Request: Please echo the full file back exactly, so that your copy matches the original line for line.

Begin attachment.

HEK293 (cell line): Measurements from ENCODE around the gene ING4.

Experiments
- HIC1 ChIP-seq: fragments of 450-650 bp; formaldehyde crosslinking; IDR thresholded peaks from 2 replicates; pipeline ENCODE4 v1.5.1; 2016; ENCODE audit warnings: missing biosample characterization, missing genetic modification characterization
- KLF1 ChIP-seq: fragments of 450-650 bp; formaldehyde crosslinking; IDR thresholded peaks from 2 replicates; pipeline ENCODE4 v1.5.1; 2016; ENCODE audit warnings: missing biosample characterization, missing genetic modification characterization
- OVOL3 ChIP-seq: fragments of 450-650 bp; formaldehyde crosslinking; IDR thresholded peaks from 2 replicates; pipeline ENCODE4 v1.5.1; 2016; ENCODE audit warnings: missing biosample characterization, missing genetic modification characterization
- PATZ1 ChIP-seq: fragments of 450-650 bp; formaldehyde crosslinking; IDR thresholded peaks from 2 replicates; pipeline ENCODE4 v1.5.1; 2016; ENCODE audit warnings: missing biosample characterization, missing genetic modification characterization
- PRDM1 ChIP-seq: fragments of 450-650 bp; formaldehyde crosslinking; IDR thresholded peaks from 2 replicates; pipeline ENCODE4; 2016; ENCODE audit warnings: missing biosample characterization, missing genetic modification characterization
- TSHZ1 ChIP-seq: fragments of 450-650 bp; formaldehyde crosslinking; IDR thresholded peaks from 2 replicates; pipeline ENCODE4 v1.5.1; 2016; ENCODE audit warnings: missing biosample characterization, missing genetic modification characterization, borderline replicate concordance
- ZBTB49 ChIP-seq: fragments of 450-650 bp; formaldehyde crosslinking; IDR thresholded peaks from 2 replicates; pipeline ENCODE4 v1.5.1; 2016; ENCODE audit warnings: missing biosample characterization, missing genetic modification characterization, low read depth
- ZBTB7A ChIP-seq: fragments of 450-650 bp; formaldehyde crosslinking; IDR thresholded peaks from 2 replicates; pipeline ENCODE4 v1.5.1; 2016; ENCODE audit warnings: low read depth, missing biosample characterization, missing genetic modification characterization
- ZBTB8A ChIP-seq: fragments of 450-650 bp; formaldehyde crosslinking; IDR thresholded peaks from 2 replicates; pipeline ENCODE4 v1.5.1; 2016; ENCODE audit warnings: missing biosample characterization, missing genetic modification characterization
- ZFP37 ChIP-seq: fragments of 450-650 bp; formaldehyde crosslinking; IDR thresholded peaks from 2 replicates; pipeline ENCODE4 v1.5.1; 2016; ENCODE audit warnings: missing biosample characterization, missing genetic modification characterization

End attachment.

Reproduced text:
HEK293 (cell line): Measurements from ENCODE around the gene ING4.

Experiments
- HIC1 ChIP-seq: fragments of 450-650 bp; formaldehyde crosslinking; IDR thresholded peaks from 2 replicates; pipeline ENCODE4 v1.5.1; 2016; ENCODE audit warnings: missing biosample characterization, missing genetic modification characterization
- KLF1 ChIP-seq: fragments of 450-650 bp; formaldehyde crosslinking; IDR thresholded peaks from 2 replicates; pipeline ENCODE4 v1.5.1; 2016; ENCODE audit warnings: missing biosample characterization, missing genetic modification characterization
- OVOL3 ChIP-seq: fragments of 450-650 bp; formaldehyde crosslinking; IDR thresholded peaks from 2 replicates; pipeline ENCODE4 v1.5.1; 2016; ENCODE audit warnings: missing biosample characterization, missing genetic modification characterization
- PATZ1 ChIP-seq: fragments of 450-650 bp; formaldehyde crosslinking; IDR thresholded peaks from 2 replicates; pipeline ENCODE4 v1.5.1; 2016; ENCODE audit warnings: missing biosample characterization, missing genetic modification characterization
- PRDM1 ChIP-seq: fragments of 450-650 bp; formaldehyde crosslinking; IDR thresholded peaks from 2 replicates; pipeline ENCODE4; 2016; ENCODE audit warnings: missing biosample characterization, missing genetic modification characterization
- TSHZ1 ChIP-seq: fragments of 450-650 bp; formaldehyde crosslinking; IDR thresholded peaks from 2 replicates; pipeline ENCODE4 v1.5.1; 2016; ENCODE audit warnings: missing biosample characterization, missing genetic modification characterization, borderline replicate concordance
- ZBTB49 ChIP-seq: fragments of 450-650 bp; formaldehyde crosslinking; IDR thresholded peaks from 2 replicates; pipeline ENCODE4 v1.5.1; 2016; ENCODE audit warnings: missing biosample characterization, missing genetic modification characterization, low read depth
- ZBTB7A ChIP-seq: fragments of 450-650 bp; formaldehyde crosslinking; IDR thresholded peaks from 2 replicates; pipeline ENCODE4 v1.5.1; 2016; ENCODE audit warnings: low read depth, missing biosample characterization, missing genetic modification characterization
- ZBTB8A ChIP-seq: fragments of 450-650 bp; formaldehyde crosslinking; IDR thresholded peaks from 2 replicates; pipeline ENCODE4 v1.5.1; 2016; ENCODE audit warnings: missing biosample characterization, missing genetic modification characterization
- ZFP37 ChIP-seq: fragments of 450-650 bp; formaldehyde crosslinking; IDR thresholded peaks from 2 replicates; pipeline ENCODE4 v1.5.1; 2016; ENCODE audit warnings: missing biosample characterization, missing genetic modification characterization